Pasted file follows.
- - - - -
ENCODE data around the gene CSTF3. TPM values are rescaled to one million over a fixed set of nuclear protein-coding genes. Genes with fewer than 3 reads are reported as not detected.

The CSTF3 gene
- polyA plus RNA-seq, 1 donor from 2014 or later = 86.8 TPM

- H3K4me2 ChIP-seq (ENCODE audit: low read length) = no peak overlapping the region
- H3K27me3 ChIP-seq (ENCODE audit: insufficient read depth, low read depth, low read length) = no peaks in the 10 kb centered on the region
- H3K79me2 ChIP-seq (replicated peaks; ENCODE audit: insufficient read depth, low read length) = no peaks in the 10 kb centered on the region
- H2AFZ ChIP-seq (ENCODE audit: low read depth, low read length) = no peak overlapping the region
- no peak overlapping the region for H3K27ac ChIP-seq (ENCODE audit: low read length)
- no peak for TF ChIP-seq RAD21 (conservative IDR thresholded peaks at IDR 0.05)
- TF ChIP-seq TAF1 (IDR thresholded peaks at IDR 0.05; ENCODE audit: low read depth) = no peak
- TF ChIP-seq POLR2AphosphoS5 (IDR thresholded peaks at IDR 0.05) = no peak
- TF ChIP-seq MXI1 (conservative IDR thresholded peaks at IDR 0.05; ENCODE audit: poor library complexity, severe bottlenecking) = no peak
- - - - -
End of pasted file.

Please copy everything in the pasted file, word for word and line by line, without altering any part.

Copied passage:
ENCODE data around the gene CSTF3. TPM values are rescaled to one million over a fixed set of nuclear protein-coding genes. Genes with fewer than 3 reads are reported as not detected.

The CSTF3 gene
- polyA plus RNA-seq, 1 donor from 2014 or later = 86.8 TPM

- H3K4me2 ChIP-seq (ENCODE audit: low read length) = no peak overlapping the region
- H3K27me3 ChIP-seq (ENCODE audit: insufficient read depth, low read depth, low read length) = no peaks in the 10 kb centered on the region
- H3K79me2 ChIP-seq (replicated peaks; ENCODE audit: insufficient read depth, low read length) = no peaks in the 10 kb centered on the region
- H2AFZ ChIP-seq (ENCODE audit: low read depth, low read length) = no peak overlapping the region
- no peak overlapping the region for H3K27ac ChIP-seq (ENCODE audit: low read length)
- no peak for TF ChIP-seq RAD21 (conservative IDR thresholded peaks at IDR 0.05)
- TF ChIP-seq TAF1 (IDR thresholded peaks at IDR 0.05; ENCODE audit: low read depth) = no peak
- TF ChIP-seq POLR2AphosphoS5 (IDR thresholded peaks at IDR 0.05) = no peak
- TF ChIP-seq MXI1 (conservative IDR thresholded peaks at IDR 0.05; ENCODE audit: poor library complexity, severe bottlenecking) = no peak